climate change protest
The 2018 School Strike 4 Climate protest (Image: AAP/Dan Himbrechts)

For many reasons, January brought the reality of climate change crashing down on Australians: there was the record-breaking mean temperature, the horror of the Murray-Darling fish kills, and the Tasmanian bushfires to name just a few. 

But while Scott Morrison couldn’t even say the word when visiting the devastated Huon Valley, the group of students he once told to effectively shut up and sit down have been busy turning 2019 into the climate change election.

Volunteers at School Strike 4 Climate — which last year grew from one Swedish teenager’s strikes to 15,000 protesters marching across Australia — have started the year by calling unions and politicians, running state-based training courses for new volunteers, running social media campaigns, appearing on Q&A, and organising individual protests (the next one of which is set for tomorrow, so watch out Bill Shorten).

Now, the group has launched plans for its second global walkout on March 15. Hundreds of thousands of students will protest worldwide, and Australian kids will march in 25 sites across Australia. Victorian member of the logistics and press team Anthony James tells Crikey “students do not want to be leaving the classroom, we’d much rather turn up every day and receive the education our families and governments are paying for”. The team also promises, however, this will be the second protest of many. 

Anthony James and Siena Koh at a press conference for School Strike 4 Climate (Image: Chris Woods)

“As we see currently with the unprecedented flooding in Townsville, the bushfires across the country and the latest heat record set last month, we do not live in a normal period of time,” James says. “Therefore, we do not want or need a normal response from our government. We need them to recognise climate change for what it is — an emergency.”

Citing the IPCC’s recent warning that “we have only 12 years left, to not only act, but have acted”, James lists the group’s two major demands:

  • A 100% renewable grid by 2030 (an ambitious but technically viable task)
  • A phasing out of coal mining, starting with the Carmichael-Adani mine, and transitioning workers to sustainable industries such as “green economy” gigs or new electric vehicle manufacturing.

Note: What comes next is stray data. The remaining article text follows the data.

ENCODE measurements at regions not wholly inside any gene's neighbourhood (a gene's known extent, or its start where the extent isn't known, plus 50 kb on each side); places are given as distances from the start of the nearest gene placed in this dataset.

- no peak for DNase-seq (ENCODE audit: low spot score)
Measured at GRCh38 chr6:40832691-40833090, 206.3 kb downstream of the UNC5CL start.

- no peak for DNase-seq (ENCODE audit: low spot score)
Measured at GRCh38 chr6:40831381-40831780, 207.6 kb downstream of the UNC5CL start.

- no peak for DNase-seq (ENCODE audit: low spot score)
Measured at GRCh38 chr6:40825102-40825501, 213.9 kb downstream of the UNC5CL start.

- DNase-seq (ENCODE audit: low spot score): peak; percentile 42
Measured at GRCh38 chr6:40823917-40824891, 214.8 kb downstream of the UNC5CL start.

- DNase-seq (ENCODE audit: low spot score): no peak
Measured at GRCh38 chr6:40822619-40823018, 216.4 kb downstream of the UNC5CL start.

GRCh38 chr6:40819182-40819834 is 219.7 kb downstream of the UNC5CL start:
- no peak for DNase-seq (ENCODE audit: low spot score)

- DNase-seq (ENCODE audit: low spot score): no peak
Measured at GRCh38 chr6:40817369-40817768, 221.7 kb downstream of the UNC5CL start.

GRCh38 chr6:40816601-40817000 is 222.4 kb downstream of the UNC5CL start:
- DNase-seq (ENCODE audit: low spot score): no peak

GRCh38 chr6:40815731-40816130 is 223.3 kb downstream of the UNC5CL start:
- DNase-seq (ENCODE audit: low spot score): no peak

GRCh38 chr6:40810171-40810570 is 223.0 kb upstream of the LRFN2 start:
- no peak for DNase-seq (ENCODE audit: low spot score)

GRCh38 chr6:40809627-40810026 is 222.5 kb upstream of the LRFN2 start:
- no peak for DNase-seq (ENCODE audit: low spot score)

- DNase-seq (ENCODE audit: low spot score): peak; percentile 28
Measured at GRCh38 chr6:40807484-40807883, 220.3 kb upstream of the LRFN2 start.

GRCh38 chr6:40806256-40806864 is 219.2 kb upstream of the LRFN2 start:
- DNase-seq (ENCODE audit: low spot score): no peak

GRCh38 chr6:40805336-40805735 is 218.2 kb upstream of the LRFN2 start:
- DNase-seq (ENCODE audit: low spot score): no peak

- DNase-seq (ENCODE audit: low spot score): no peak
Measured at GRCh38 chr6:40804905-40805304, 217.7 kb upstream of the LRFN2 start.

These will be difficult for a number of reasons. Firstly, the current government is openly canvassing plans to use taxpayer funds for new coal plants. And, even ignoring the Coalition’s coal fetish, Labor is only calling for 50% renewables by 2030. Despite genuinely promising signs of a regional transition with the announced Gladstone hydrogen hub, Labor has shown no interest in phasing out coal mining and just this week ruled out blocking Adani.

The group has reportedly gained support from the new candidate for Kooyong, the former-Liberal and Clean Energy Finance Corporation chief Oliver Yates, but Victorian coordinator and Year 11 student Siena Koh speaks of considerably less success from a meeting with her current member, federal Treasurer Josh Frydenberg.

“So the ex-environment minister, his hands are tied in so many regards…” Koh says. “The things that are said are quite reassuring in some ways, but then at the same time it hasn’t been backed up with action.” While Frydenberg acknowledges that global warming exists, he famously proposed a wet-blanket of an energy policy. 

James agrees that “it’s very hard with the federal election coming — every party has their lines sorted and we’re not going to hear anything different until after then”. (He has felt this frustration for awhile, having left the Young Liberals over climate and refugee policies; since he has recently graduated, he is soon stepping back from his leadership role and ultimately intends to go into politics.) 

The national School Strike 4 Climate campaign, which is split unto state divisions and backed by members of the Australian Youth Climate Coalition, has however been welcomed by expected allies such as the Greens, independents and, reportedly, local governments, such as Darebin, Central Goldfields Shire and Yarra Council (James notes the latter have not been as curtailed by party politics).

James and Koh tell Crikey they have also had varying levels of support from their schools. Koh describes Methodist Ladies’ College as supportive and active in the environmental space, if impartial in their request for students not to wear school uniforms. James notes his private school did not address the movement at all, and says he did not see a single fellow student at last year’s strike.

The organisers are anticipating the same kind of bizarre backlash from far-right politicians and commentators they faced last year. But, Koh argues, “[they] just proved our point really”. “I haven’t quite had my lesson on how to do mining, as Matt Canavan suggested, but it just shows some of the ineptitude of these politicians and how childlike they are as well — the fact that they’re getting into an argument with a couple thousand students,” James says.

“So, you just sort of go, ‘okay this is basically bullying in the corridors, we’ll let them be. You don’t give the bully the attention’. We’ll focus on what we know is real.”